Miller is like sed, awk, cut, join, and sort for name-indexed data such as CSV.
With Miller you get to use named fields without needing to count
positional indices. For example:
% mlr --csv cut -f hostname,uptime mydata.csv
% mlr --csv filter '$status != "down" && $upsec >= 10000' *.csv
% mlr --nidx put '$sum = $7 + 2.1*$8' *.dat
% grep -v '^#' /etc/group | mlr --ifs : --nidx --opprint label group,pass,gid,member then sort -f group
% mlr join -j account_id -f accounts.dat then group-by account_name balances.dat
% mlr put '$attr = sub($attr, "([0-9]+)_([0-9]+)_.*", "\1:\2")' data/*
% mlr stats1 -a min,mean,max,p10,p50,p90 -f flag,u,v data/*
% mlr stats2 -a linreg-pca -f u,v -g shape data/*
This is something the Unix toolkit always could have done, and arguably
always should have done. It operates on key-value-pair data while the familiar
Unix tools operate on integer-indexed fields: if the natural data structure for
the latter is the array, then Miller’s natural data structure is the
insertion-ordered hash map. This encompasses a variety of data formats
including but not limited to the familiar CSV. (Miller can handle
positionally-indexed data as a special case.)
- I/O formats including tabular pretty-printing and positionally indexed (Unix-toolkit style)
- Conversion between formats
- Format-aware processing: e.g. CSV sort and tac keep header lines first
- High-throughput performance on par with the Unix toolkit
Miller is pipe-friendly and interoperates with Unix toolkit.
Miller is streaming: most operations need only a single record in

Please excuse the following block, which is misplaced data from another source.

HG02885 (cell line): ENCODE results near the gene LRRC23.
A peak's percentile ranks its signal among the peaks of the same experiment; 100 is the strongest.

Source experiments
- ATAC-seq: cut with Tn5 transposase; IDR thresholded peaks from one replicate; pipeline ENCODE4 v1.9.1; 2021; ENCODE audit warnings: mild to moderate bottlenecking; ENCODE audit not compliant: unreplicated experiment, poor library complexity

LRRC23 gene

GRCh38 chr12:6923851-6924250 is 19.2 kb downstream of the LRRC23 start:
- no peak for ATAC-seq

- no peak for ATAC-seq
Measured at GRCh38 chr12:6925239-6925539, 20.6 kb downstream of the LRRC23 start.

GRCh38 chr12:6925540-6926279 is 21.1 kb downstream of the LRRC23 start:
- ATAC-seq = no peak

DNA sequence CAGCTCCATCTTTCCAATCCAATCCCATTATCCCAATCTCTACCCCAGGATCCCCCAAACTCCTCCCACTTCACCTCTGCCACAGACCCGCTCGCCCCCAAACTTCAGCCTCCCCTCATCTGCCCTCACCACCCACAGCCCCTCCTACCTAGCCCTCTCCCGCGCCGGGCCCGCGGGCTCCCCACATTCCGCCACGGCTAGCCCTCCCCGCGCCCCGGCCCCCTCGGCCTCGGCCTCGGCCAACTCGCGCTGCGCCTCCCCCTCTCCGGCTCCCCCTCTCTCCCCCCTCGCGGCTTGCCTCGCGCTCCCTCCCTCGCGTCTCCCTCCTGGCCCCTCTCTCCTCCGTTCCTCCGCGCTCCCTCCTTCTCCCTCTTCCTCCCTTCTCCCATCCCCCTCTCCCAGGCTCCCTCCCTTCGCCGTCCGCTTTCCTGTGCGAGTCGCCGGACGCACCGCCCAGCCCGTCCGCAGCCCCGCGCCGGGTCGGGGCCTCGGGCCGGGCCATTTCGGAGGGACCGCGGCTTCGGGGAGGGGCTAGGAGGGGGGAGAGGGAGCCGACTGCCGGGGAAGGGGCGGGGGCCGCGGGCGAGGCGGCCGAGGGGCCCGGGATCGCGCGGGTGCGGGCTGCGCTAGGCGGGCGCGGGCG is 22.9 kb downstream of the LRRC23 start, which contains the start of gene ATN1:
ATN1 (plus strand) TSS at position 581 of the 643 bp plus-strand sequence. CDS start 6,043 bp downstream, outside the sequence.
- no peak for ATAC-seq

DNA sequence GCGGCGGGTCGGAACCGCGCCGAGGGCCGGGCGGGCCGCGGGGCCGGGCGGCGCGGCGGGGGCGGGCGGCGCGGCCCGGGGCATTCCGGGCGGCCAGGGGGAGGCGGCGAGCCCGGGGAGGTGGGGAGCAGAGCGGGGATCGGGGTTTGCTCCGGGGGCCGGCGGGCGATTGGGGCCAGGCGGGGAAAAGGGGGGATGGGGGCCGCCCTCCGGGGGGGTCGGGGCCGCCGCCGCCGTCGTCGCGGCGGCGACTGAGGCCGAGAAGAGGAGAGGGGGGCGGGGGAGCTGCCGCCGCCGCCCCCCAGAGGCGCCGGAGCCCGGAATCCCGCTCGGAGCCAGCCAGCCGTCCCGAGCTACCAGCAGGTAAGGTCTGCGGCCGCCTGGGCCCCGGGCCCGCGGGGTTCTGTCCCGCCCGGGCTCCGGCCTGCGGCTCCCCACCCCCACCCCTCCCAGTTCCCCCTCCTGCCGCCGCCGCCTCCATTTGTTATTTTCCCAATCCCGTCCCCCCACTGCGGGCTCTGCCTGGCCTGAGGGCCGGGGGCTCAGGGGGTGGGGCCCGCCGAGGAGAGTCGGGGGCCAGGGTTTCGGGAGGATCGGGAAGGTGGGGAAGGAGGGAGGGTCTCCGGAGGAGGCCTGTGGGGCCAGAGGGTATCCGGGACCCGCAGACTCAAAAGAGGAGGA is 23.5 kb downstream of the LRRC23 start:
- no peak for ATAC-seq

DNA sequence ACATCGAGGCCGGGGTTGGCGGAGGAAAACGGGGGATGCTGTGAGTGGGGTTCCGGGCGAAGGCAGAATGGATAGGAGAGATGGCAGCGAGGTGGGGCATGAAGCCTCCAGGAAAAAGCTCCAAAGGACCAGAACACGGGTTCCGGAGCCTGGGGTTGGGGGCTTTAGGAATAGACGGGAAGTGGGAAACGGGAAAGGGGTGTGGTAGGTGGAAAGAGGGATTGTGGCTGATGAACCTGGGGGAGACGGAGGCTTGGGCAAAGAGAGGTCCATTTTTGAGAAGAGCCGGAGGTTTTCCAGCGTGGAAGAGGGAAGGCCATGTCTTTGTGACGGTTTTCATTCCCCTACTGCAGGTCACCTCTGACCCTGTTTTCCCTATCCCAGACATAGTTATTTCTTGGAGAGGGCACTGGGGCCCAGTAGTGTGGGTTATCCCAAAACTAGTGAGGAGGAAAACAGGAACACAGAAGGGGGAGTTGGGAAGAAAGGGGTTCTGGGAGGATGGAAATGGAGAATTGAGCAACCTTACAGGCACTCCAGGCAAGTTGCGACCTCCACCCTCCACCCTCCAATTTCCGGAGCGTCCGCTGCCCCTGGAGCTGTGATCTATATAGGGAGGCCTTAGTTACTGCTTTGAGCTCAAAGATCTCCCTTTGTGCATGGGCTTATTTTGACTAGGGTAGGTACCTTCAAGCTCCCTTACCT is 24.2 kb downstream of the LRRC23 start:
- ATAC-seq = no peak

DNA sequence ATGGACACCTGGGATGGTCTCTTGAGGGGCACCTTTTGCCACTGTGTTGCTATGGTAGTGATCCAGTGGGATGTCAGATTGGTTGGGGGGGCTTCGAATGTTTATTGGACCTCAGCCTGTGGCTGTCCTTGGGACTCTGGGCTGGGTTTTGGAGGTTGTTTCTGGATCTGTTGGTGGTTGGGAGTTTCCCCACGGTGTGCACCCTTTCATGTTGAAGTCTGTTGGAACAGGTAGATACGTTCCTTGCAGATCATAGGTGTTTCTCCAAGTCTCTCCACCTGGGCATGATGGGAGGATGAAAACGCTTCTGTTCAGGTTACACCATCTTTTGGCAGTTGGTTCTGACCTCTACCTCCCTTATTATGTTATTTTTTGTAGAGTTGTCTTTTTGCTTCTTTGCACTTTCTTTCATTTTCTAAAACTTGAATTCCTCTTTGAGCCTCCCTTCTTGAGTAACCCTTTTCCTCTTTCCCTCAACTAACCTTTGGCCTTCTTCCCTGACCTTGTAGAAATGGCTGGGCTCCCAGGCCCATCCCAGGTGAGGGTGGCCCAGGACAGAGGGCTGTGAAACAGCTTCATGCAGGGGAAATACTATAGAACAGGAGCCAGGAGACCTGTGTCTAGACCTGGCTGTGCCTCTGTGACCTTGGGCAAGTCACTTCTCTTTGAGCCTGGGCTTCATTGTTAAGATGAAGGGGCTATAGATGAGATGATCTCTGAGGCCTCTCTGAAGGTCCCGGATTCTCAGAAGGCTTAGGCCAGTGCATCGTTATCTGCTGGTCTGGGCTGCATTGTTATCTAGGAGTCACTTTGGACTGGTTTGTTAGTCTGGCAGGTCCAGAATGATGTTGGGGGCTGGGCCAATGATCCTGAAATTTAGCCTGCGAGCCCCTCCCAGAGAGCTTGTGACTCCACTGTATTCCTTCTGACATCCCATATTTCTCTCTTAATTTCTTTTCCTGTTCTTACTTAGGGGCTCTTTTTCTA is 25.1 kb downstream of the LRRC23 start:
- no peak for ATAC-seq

memory at a time, rather than ingesting all input before producing any output.
For those operations which require deeper retention (sort,
tac, stats1), Miller retains only as much data as needed.
This means that whenever functionally possible you can operate on files which
are larger than your system’s available RAM, and you can use Miller in
tail -f contexts.
It complements SQL databases: you can slice, dice, and reformat
data on the client side on its way into or out of a database. You can also reap
some of the benefits of databases for quick, setup-free one-off tasks when just
need to query some data in disk files in a hurry.
Likewise, you can use Miller’s text-reformatting strengths to
(among other examples) snarf and munge log-file data into CSV format and then
load that into R for further statistical and/or graphical processing.
Miller also goes beyond classic Unix tools by stepping into our modern,
no-SQL world: its essential record-heterogeneity property allows it to
operate on data where records with different schema (field names) are
Not unlike jq (for JSON),
Miller is written in modern C, and it has zero runtime dependencies. You
can download or compile a single binary, scp it to a faraway machine,
and expect it to work.
Releases and release notes: